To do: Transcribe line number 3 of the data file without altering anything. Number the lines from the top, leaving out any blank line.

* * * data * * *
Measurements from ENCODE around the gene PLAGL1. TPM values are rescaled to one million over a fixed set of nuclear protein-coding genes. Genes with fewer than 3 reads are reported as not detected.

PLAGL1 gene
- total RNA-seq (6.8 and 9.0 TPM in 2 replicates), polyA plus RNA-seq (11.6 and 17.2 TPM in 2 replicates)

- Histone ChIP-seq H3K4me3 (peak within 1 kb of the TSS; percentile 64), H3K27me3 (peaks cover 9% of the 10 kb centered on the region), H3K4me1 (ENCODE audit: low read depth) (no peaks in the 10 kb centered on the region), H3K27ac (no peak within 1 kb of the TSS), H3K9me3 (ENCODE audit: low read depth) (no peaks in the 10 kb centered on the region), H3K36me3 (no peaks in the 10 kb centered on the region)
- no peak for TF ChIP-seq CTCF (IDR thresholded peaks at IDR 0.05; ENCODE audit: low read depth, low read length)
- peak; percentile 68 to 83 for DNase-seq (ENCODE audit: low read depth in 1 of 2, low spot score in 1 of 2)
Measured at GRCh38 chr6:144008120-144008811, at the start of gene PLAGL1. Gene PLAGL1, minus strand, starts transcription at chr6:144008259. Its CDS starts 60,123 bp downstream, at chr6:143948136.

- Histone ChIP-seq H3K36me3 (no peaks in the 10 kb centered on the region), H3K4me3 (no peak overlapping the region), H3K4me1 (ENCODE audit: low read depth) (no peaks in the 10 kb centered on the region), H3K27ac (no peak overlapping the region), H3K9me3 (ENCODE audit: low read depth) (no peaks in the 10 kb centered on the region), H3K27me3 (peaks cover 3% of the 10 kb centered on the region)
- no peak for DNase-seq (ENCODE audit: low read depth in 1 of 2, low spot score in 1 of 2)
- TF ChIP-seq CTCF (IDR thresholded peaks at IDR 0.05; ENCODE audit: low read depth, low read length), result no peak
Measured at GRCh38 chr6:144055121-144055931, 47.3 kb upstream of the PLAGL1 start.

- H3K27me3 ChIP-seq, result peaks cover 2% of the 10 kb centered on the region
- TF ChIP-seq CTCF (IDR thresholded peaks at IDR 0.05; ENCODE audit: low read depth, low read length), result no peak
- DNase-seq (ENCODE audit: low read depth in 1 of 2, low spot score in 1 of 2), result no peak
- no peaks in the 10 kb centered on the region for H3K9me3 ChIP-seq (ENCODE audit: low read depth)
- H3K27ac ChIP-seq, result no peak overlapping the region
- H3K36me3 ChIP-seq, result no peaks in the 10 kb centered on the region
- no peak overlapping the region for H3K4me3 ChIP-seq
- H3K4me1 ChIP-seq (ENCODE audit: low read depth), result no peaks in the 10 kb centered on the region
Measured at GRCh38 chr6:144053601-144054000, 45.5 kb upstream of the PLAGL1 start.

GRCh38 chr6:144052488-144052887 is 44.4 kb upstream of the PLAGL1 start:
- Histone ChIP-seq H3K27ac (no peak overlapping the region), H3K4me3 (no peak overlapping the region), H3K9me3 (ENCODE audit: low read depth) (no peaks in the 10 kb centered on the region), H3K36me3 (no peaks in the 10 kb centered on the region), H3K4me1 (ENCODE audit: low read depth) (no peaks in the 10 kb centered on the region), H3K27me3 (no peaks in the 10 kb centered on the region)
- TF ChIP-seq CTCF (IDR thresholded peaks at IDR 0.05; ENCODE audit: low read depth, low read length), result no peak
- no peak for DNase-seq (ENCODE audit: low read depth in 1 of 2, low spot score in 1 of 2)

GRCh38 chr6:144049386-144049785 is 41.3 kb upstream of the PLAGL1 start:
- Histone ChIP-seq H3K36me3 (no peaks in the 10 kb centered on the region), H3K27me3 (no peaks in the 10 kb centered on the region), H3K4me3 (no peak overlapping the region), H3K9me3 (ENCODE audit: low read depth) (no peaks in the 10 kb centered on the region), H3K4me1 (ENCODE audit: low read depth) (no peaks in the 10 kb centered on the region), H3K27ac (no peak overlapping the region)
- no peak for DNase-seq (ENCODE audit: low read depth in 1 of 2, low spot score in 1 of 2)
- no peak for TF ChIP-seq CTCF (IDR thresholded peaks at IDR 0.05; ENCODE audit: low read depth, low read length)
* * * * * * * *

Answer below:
- total RNA-seq (6.8 and 9.0 TPM in 2 replicates), polyA plus RNA-seq (11.6 and 17.2 TPM in 2 replicates)